the red-shifting of light from distant galaxies implies an expanding universe
the cosmic background radiation (which also disproves the oscillating model of the universe)
the second law of thermodynamics applied to star formation theory
hydrogen-helium abundance predictions
radioactive element abundance predictions
It’s probably a good idea to be familiar with these if you are presenting this argument, because experimental science is a reliable way of knowing about reality.
Published research paper
This lecture by Dr. Craig is based on a research paper published in an astrophysics journal, and was delivered to an audience of students and faculty, including atheist physicist Victor Stenger and prominent atheist philosopher Michael Tooley, at the University of Colorado at Boulder.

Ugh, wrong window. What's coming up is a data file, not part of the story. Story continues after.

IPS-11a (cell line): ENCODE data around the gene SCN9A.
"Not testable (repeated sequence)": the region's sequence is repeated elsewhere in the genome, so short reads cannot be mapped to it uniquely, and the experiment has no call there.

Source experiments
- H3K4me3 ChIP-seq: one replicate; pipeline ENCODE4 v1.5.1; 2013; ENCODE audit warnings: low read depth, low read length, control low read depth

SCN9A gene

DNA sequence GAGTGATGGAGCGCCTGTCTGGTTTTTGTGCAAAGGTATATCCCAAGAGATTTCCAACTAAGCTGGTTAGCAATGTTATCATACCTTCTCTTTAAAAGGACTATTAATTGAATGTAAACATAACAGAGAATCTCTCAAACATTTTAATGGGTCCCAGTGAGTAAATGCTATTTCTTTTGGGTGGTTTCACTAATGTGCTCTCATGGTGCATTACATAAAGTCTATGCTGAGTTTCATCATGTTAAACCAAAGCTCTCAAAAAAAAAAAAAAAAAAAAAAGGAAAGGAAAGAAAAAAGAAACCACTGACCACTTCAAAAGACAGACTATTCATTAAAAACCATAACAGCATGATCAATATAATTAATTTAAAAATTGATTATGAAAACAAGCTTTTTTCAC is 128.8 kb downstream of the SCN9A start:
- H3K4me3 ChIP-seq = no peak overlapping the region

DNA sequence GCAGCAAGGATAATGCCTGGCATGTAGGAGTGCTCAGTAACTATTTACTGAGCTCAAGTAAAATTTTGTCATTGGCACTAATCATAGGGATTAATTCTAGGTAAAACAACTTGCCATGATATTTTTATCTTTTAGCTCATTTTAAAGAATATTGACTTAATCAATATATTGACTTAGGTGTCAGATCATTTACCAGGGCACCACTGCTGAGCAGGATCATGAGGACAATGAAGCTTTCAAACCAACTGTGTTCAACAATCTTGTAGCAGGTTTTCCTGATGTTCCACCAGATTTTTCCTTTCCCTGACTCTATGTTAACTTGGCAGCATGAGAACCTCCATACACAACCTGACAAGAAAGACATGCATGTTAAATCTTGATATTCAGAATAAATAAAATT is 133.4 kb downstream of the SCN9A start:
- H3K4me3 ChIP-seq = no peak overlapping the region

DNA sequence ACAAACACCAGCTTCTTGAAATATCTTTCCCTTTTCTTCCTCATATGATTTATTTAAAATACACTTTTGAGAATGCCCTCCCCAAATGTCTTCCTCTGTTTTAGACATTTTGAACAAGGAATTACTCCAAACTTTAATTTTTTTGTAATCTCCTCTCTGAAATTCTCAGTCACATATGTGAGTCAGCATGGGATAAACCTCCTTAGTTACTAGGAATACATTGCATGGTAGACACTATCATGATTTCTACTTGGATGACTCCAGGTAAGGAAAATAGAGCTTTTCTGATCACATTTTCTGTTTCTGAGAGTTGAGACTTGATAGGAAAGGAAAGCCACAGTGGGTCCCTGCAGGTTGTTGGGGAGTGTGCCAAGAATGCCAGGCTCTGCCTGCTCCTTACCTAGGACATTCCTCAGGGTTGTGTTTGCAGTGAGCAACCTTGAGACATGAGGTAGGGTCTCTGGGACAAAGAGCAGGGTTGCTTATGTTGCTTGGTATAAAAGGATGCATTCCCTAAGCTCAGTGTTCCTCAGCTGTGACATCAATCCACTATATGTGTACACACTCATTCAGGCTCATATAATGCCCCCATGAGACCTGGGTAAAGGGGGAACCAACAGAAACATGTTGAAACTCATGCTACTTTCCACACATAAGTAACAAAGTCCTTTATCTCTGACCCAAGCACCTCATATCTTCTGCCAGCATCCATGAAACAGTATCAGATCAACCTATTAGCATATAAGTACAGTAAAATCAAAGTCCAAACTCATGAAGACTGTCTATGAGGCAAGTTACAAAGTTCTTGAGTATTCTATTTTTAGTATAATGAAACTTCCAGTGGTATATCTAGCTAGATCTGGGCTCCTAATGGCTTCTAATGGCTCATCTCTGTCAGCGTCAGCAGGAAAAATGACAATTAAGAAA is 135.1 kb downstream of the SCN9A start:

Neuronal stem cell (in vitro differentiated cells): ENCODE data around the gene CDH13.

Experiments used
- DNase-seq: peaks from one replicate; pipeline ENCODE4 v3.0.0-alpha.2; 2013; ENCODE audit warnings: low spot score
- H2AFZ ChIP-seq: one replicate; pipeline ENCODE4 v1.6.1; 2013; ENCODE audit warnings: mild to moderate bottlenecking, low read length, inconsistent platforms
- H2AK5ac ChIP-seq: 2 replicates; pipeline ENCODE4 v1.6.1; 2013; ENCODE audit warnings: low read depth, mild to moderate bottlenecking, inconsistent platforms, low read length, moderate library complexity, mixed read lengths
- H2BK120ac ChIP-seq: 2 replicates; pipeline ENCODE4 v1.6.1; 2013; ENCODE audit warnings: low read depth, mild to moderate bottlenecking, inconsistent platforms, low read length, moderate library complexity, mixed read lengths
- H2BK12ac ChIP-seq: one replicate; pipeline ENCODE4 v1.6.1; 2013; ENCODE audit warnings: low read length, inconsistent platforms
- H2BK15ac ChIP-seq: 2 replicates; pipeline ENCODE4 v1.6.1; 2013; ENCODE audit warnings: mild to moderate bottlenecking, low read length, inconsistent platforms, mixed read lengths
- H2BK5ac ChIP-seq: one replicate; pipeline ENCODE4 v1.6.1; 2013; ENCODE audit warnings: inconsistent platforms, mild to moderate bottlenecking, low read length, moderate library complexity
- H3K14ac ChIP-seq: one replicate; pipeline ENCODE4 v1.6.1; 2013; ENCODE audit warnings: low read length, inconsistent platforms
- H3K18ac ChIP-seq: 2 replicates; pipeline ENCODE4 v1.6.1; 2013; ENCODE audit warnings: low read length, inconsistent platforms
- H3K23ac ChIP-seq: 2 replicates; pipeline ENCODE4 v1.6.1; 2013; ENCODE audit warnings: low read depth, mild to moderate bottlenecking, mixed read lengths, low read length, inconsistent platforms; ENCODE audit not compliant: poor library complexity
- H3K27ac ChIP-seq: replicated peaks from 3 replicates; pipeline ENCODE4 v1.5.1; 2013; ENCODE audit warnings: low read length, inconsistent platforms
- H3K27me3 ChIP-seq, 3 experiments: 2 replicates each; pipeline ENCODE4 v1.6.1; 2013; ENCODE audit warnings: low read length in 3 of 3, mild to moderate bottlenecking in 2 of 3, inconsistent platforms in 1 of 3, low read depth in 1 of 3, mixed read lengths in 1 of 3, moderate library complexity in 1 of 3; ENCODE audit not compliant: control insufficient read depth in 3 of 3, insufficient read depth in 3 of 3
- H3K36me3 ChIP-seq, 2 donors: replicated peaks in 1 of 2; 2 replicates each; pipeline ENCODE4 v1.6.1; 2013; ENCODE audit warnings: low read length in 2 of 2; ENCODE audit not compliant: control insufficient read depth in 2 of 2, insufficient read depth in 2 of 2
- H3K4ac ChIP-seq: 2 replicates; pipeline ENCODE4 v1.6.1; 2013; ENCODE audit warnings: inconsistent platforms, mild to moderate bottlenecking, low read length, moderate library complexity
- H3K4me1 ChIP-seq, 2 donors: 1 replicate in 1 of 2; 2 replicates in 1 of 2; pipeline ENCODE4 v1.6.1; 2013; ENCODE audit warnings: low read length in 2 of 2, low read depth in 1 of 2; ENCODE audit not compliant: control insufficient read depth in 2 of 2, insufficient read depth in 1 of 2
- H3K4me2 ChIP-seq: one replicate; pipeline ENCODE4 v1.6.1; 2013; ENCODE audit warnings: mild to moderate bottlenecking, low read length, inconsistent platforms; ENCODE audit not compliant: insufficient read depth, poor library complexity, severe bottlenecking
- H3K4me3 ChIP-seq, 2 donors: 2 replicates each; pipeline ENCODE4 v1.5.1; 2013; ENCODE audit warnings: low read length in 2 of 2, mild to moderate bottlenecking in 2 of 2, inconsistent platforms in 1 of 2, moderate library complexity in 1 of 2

Both cosmology and philosophy trace their roots to the wonder felt by the ancient Greeks as they contemplated the universe. The ultimate question remains why the universe exists rather than nothing. This question led Leibniz to postulate the existence of a metaphysically necessary being, which he identified as God. Leibniz’s critics, however, disputed this identification, claiming that the space-time universe itself may be the metaphysically necessary being. The discovery during this century that the universe began to exist, however, calls into question the universe’s status as metaphysically necessary, since any necessary being must be eternal in its existence. Although various cosmogonic models claiming to avert the beginning of the universe predicted by the standard model have been and continue to be offered, no model involving an eternal universe has proved as plausible as the standard model. Unless we are to assert that the universe simply sprang into being uncaused out of nothing, we are thus led to Leibniz’s conclusion. Several objections to inferring a supernatural cause of the origin of the universe are considered and found to be unsound.